Green Spot Recycling’s journey began when Jocelyn van der Ross moved to Franschhoek with her children after her divorce in 2004. Job hunting proved fruitless, as she could not find employment that would match the salary she earned while living in the city.
After a few months of doing a needs assessment in the area, Jocelyn realised that nobody was collecting glass in Franschhoek. She approached restaurants, asking if she could collect their glass bottles, which she loaded into her car. She was so determined to succeed that she was willing to scratch in dirt bins to remove the glass.
“When we started recycling, it was new to Franschhoek,” she says. “Some locals were taking glass bottles home from their workplaces to sell to outside recyclers.” Jocelyn changed this by buying glass from the community. She felt inspired: “I knew in my heart I had made the right choice.”
When her divorce settlement came through, she bought a bakkie, which served her well for years. Jocelyn’s recycling project, which was first known as Franschhoek Multi Recycling Agency, grew. In 2007, she moved to bigger premises on the local municipality grounds, hired more staff and grew her list of recyclable waste substantially.
She dedicated all her time to her business. “I had no social life and rarely saw my family in Cape Town.” Despite the long hours Jocelyn and her team worked, it was a battle to survive. “Recycling does not pay high rates, and wages and transport must be paid every week,” she says.
In 2012, Franschhoek Multi Recycling Agency’s production was interrupted when the local municipality and provincial government began talks with Jocelyn. The same municipality that had let her conduct business on its grounds, and had in fact brought more business to her in the form of truckloads of recyclables from the area, now wanted her gone.
Provincial government served her with a compliance notice, which stated that she needed a R120 000 Waste Management Licence because of her volumes. The municipality sent her waste removal bills of R7 800 per month. Jocelyn says she and her staff were also locked out of the premises.
Jocelyn pleaded her case with some high-ranking officials, including the Cape Town mayor and premier. She explained that the high volumes of recyclable waste at her business was not all her own, but had been dumped there by the municipality, taking her volumes up to where it required a waste licence.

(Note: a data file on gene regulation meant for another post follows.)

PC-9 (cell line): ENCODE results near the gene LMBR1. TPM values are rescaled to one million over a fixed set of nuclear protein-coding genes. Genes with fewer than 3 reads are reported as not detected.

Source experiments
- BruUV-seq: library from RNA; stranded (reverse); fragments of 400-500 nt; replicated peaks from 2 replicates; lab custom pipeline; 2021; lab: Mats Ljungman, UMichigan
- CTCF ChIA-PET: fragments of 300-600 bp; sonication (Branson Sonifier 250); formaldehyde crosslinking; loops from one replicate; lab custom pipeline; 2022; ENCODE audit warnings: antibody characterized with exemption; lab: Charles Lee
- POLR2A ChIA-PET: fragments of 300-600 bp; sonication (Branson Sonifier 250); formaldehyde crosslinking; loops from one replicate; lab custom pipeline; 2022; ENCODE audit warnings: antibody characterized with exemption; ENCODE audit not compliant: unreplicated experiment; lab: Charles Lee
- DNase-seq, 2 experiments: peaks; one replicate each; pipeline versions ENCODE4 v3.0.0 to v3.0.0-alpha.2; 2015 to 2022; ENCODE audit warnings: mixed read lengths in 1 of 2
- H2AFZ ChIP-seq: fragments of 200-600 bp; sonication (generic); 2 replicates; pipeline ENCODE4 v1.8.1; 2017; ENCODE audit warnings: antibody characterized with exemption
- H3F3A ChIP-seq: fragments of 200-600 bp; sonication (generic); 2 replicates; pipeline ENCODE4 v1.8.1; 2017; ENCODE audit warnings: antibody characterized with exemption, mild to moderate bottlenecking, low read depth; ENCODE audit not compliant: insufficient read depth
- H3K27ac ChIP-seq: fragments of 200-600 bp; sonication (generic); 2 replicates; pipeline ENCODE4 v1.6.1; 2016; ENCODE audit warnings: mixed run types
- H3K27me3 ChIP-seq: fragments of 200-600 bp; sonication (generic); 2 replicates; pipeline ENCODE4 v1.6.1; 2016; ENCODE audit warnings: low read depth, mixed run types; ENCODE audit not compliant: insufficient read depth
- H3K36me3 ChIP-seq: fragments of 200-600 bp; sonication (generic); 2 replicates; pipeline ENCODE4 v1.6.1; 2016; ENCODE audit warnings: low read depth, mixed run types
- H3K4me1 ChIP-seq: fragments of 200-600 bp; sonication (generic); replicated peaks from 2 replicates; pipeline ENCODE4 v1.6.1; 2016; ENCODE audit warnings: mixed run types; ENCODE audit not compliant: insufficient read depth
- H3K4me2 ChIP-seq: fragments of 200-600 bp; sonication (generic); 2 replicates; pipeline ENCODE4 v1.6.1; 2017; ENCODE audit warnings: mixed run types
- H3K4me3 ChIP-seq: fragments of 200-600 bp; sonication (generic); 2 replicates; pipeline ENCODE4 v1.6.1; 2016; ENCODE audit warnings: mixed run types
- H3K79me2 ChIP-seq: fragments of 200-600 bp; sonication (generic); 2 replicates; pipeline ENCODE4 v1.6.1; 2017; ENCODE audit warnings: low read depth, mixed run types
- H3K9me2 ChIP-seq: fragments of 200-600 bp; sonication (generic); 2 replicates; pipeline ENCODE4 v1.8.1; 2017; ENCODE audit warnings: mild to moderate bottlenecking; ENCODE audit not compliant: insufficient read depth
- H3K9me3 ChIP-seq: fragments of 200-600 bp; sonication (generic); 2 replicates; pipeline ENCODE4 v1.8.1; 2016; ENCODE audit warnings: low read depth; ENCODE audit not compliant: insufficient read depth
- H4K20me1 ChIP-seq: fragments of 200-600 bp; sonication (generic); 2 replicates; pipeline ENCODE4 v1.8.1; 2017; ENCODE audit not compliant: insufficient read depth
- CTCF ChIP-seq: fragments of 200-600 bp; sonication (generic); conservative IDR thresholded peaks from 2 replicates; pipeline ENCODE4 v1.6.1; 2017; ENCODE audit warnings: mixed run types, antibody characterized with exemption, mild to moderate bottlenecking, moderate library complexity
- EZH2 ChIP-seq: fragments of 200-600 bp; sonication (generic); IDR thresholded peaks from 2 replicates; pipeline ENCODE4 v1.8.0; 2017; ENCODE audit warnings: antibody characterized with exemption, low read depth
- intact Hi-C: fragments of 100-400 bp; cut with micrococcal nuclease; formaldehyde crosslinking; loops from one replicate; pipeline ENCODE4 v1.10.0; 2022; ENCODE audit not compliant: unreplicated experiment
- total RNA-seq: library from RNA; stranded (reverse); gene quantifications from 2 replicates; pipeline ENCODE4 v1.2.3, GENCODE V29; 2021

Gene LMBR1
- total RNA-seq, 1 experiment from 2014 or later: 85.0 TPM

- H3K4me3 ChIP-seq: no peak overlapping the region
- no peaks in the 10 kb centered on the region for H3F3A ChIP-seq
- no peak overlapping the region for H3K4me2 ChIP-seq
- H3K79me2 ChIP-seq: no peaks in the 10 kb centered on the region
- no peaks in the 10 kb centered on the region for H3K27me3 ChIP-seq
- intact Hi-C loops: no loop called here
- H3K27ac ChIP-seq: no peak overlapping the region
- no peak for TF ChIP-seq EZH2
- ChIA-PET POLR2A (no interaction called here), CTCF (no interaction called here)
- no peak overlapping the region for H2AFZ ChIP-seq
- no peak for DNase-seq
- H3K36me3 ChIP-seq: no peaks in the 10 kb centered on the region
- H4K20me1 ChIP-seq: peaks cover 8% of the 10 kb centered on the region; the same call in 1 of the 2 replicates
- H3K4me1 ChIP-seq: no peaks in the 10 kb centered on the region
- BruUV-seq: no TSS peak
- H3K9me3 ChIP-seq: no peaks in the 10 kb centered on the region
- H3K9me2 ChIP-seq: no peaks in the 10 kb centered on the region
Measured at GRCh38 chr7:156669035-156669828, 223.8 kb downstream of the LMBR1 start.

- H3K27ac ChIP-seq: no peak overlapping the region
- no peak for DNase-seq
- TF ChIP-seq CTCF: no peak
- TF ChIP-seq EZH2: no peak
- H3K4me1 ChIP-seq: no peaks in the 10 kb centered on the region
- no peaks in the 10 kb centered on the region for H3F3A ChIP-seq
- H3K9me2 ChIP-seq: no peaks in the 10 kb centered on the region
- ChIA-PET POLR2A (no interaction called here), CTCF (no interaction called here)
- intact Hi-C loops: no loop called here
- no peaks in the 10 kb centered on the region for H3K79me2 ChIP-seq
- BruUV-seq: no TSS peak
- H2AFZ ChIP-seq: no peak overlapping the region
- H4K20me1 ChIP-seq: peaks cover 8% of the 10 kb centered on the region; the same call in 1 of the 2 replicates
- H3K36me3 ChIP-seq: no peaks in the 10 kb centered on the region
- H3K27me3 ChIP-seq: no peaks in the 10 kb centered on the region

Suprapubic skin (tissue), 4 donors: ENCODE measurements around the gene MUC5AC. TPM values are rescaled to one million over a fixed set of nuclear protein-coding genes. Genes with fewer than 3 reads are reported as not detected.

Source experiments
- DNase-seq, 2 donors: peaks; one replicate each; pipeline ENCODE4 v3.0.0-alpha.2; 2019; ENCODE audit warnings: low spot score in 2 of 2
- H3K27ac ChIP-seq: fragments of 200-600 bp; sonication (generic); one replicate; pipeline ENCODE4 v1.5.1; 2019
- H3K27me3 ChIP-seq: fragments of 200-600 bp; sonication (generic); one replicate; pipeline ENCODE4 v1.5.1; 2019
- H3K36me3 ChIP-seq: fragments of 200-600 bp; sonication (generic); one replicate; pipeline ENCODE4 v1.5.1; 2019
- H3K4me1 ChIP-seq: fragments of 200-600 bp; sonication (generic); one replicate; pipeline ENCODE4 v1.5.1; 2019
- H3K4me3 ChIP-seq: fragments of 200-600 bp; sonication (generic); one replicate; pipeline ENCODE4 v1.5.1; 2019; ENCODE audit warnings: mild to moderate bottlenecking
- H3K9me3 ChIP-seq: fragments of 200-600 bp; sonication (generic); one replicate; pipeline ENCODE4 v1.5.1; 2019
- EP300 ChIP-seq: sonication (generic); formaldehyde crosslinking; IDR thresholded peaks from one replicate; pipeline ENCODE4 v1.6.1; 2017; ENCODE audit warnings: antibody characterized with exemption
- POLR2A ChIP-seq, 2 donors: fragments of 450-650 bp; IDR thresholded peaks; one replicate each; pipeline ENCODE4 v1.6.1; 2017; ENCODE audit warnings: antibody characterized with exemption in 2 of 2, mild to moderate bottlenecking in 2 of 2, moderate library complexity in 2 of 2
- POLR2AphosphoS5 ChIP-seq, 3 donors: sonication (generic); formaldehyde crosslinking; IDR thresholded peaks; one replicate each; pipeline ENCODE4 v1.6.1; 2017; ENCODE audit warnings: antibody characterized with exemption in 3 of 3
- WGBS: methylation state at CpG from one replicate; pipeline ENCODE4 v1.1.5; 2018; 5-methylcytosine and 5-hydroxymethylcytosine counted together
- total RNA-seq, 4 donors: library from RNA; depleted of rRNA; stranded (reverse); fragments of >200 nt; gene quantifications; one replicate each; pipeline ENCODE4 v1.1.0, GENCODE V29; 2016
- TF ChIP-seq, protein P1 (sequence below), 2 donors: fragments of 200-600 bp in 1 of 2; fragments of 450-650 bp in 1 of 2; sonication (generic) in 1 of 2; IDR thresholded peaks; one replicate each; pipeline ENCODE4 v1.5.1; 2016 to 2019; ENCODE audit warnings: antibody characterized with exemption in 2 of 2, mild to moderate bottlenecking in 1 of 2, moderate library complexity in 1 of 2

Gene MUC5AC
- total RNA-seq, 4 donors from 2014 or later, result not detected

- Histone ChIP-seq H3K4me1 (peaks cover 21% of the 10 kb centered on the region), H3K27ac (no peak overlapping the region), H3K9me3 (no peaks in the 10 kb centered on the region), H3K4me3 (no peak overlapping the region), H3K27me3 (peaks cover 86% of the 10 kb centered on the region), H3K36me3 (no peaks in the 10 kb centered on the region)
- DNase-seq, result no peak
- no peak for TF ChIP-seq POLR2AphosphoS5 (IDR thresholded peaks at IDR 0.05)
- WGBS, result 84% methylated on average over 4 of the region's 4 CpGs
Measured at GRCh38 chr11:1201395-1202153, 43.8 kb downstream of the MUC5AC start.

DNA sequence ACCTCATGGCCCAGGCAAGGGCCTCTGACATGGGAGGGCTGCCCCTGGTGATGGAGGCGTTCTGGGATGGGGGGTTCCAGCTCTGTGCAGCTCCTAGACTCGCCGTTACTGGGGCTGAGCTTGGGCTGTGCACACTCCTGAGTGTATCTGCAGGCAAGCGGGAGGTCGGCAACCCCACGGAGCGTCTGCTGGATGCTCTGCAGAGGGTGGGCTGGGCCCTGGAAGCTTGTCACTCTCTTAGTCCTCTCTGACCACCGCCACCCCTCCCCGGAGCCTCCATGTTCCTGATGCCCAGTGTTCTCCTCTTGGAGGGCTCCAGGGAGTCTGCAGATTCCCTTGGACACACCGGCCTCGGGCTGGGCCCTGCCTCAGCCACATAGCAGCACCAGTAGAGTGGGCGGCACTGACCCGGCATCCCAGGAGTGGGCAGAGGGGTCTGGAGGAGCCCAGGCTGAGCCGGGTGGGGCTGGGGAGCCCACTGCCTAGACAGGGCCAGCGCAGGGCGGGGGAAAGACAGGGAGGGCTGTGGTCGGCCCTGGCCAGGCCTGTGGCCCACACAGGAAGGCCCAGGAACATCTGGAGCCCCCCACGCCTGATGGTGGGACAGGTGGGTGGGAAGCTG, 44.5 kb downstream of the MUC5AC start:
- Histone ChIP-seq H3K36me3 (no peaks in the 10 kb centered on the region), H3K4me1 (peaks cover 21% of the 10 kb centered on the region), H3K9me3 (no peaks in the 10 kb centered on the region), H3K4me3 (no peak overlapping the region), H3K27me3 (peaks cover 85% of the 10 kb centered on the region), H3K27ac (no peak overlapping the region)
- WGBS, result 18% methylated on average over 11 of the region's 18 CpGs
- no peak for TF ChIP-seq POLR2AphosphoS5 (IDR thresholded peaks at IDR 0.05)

Out of the struggle came many positives. A local law firm helped her to register Franschhoek Multi Recycling Agency as a company called Green Spot Recycling. She also received support from the local community and provincial government.
Belinda Langenhoven, deputy director of the Western Cape Department of Environmental Affairs and Development Planning, acknowledges the important role initiatives such as Jocelyn’s play in diverting waste from landfills that are rapidly filling up.
“Jocelyn has built up tremendous experience over the years and she diverts large volumes of waste from the Stellenbosch municipal landfill site,”
Green Spot Recycling is one of 15 enterprises earmarked for provincial government’s two-year support programme for small and micro-waste enterprises in the Western Cape.
The Stellenbosch Municipality does not, however, share the sentiments of the provincial department of environmental affairs and development planning.
Geraldine Mettler, municipal manager of the Stellenbosch Municipality, says Jocelyn is operating her business from a municipality-owned property without the necessary permission or legal agreements.
“The Municipality has never entered into a contract with Green Spot Recycling. Ms van der Ross has been ordered to vacate the premises. Her operation poses various health risks and is not in line with accepted recycling practices.
“The Municipality has been dealing with various complaints because of the illegal activity by Green Spot Recycling. The Green Scorpions were also on site and issued her with a pre-compliance notice,” says Geraldine.
Green Spot Recycling’s journey has not been an easy one, but Jocelyn is determined to persevere. Her attorneys are now in discussions with Stellenbosch Municipality, mainly to legalise the premises from where the company operates.
“I am just a single woman wanting to make a difference to our environment and create jobs. The last six years have been hell with all the negative actions, harassments and threats by the municipality to close the recycling depot. Not once has the Stellenbosch Municipality waste department offered to assist in anything positive. I’m tired of all the harassment from this department,” she says.
The Big Issue contacted Stellenbosch Municipality several times for comment, which was not forthcoming at the time of going to press.